Craigslist: Beneficial Community or Evil Scam Quagmire?

When it comes to renting a property these days, the main advertising focus is through online venues such as Zillow, Trulia, and, to name a few big players.  These sites are trustworthy sources of information because of systems that safeguard against fraud.  Most importantly, not just anyone can post a listing.
But even these sites are not totally hack-proof, and on rare occasions a highly motivated and devious infiltrator will sabotage the system with a fraudulent listing.  Unfortunately this is a negative by-product of the online world.
With Craigslist, the risk is far greater.  As a free community, everyone can post on any forum.  This is a great concept and a hugely helpful and unifying resource.  But I can tell you, when a scammer steals my listing and posts it with a different rent amount, I do not feel the love.  Not only are scammers hurting the person they scam, but they hurt my business too.  Not to mention the damage caused by undermining the integrity of the rental industry, and the Craigslist community.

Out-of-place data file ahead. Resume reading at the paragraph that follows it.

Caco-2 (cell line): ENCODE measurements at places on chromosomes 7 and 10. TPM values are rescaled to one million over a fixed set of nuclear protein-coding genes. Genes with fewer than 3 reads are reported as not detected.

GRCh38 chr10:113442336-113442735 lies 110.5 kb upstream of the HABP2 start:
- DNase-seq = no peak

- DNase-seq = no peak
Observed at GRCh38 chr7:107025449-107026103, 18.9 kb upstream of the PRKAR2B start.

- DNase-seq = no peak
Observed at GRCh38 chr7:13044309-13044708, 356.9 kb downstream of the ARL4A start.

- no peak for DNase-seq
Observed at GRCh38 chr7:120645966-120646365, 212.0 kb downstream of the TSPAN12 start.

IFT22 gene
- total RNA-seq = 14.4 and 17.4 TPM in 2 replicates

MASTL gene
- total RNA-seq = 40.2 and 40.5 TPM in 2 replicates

Just a side note here – when someone on Craigslist tells you they’re “a new owner who’s inexperienced with renting” or that they “recently had to move out of town, to Nigeria” or some other insanely remote location, or “just mail me the deposit and I will send you the keys“, their grammar is atrocious, the rent is far too good to be true or you find it listed elsewhere for more money, and especially if they won’t meet you in person, you’ve probably stumbled on a scam.  Do not send these people any money.
So, what’s to be done?  Craigslist is still a huge source for renters and other consumers, and it’s hard to pass it up when you advertise your rental property.  I admit, I use Craigslist in a personal capacity, but I can accept that risk for myself.
Real Property Management does not post listings on Craigslist (unless specifically requested to do so), because we can’t in good consciousness subject our owners or tenants to the potential embarrassment and frustration of being scammed.  If you’re a tenant looking for a property to rent, know the warning signs of a scam and be cautious if something feels “off” or unusual.  And don’t forget to FLAG the posting, to save someone else the trouble!
The threat is real, so beware!